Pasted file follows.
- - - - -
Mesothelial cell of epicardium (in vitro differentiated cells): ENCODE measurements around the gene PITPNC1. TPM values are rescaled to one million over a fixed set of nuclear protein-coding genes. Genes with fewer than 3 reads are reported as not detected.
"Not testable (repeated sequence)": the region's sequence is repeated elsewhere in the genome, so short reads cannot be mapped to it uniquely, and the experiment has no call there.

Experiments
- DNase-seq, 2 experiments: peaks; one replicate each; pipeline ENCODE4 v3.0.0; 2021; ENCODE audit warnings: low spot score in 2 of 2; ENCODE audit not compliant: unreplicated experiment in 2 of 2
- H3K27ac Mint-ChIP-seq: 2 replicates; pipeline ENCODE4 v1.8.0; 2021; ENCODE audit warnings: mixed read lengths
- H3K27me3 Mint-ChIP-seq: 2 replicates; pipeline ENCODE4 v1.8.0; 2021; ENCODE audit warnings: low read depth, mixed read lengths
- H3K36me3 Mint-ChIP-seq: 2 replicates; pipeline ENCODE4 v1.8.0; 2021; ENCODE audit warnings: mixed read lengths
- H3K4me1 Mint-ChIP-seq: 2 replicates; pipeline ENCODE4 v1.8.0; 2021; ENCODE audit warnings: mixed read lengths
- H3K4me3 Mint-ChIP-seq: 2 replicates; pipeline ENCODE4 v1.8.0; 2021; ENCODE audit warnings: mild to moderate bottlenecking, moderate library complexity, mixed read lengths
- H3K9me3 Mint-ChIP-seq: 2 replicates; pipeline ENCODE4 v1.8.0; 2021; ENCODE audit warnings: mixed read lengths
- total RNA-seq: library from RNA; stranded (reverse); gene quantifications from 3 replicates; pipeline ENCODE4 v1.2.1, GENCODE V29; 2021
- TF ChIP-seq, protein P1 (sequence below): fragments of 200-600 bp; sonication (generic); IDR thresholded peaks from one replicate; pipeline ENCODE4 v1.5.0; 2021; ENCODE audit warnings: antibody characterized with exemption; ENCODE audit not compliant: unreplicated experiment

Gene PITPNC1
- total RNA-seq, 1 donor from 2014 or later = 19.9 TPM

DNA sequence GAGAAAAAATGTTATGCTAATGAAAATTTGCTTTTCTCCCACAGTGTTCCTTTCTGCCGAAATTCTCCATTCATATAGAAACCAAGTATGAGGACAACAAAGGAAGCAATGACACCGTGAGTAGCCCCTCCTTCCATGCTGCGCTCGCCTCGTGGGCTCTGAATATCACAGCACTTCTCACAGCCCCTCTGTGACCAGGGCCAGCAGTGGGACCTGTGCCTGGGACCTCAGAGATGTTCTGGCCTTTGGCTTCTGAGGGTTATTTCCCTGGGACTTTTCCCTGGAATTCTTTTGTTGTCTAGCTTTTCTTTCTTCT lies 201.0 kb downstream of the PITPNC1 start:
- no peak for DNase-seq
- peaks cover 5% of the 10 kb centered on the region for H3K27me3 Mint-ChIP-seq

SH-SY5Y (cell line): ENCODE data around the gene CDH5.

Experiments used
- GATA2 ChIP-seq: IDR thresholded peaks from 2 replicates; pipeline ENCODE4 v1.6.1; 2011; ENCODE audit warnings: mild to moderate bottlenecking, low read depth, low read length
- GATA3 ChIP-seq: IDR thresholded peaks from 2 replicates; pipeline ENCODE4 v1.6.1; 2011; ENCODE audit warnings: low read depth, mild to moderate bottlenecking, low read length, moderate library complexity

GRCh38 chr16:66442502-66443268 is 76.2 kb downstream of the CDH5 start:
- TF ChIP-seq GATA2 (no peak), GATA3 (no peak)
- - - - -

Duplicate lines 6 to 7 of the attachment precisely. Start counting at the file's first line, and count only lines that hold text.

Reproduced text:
- H3K27me3 Mint-ChIP-seq: 2 replicates; pipeline ENCODE4 v1.8.0; 2021; ENCODE audit warnings: low read depth, mixed read lengths
- H3K36me3 Mint-ChIP-seq: 2 replicates; pipeline ENCODE4 v1.8.0; 2021; ENCODE audit warnings: mixed read lengths